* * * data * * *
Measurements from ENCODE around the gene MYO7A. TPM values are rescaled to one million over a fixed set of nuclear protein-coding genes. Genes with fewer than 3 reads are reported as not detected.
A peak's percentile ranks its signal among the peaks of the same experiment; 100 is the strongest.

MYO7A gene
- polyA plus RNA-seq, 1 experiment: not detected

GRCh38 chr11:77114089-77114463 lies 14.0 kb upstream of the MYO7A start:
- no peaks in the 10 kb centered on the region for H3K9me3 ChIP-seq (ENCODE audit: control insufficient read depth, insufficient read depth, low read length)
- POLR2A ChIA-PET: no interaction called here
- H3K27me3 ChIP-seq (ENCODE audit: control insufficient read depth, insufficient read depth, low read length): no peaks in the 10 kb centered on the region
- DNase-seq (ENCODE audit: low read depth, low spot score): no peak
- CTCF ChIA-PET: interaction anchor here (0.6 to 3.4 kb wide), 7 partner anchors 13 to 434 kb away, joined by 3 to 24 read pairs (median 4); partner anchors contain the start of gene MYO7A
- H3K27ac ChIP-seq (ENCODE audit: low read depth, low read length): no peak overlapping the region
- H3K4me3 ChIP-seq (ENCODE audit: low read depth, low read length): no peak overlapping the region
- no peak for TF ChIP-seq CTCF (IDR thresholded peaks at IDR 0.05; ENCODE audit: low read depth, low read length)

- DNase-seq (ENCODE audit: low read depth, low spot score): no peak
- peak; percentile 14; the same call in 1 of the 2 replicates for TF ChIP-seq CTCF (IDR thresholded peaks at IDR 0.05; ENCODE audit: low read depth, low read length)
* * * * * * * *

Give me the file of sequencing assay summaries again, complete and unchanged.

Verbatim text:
Measurements from ENCODE around the gene MYO7A. TPM values are rescaled to one million over a fixed set of nuclear protein-coding genes. Genes with fewer than 3 reads are reported as not detected.
A peak's percentile ranks its signal among the peaks of the same experiment; 100 is the strongest.

MYO7A gene
- polyA plus RNA-seq, 1 experiment: not detected

GRCh38 chr11:77114089-77114463 lies 14.0 kb upstream of the MYO7A start:
- no peaks in the 10 kb centered on the region for H3K9me3 ChIP-seq (ENCODE audit: control insufficient read depth, insufficient read depth, low read length)
- POLR2A ChIA-PET: no interaction called here
- H3K27me3 ChIP-seq (ENCODE audit: control insufficient read depth, insufficient read depth, low read length): no peaks in the 10 kb centered on the region
- DNase-seq (ENCODE audit: low read depth, low spot score): no peak
- CTCF ChIA-PET: interaction anchor here (0.6 to 3.4 kb wide), 7 partner anchors 13 to 434 kb away, joined by 3 to 24 read pairs (median 4); partner anchors contain the start of gene MYO7A
- H3K27ac ChIP-seq (ENCODE audit: low read depth, low read length): no peak overlapping the region
- H3K4me3 ChIP-seq (ENCODE audit: low read depth, low read length): no peak overlapping the region
- no peak for TF ChIP-seq CTCF (IDR thresholded peaks at IDR 0.05; ENCODE audit: low read depth, low read length)

- DNase-seq (ENCODE audit: low read depth, low spot score): no peak
- peak; percentile 14; the same call in 1 of the 2 replicates for TF ChIP-seq CTCF (IDR thresholded peaks at IDR 0.05; ENCODE audit: low read depth, low read length)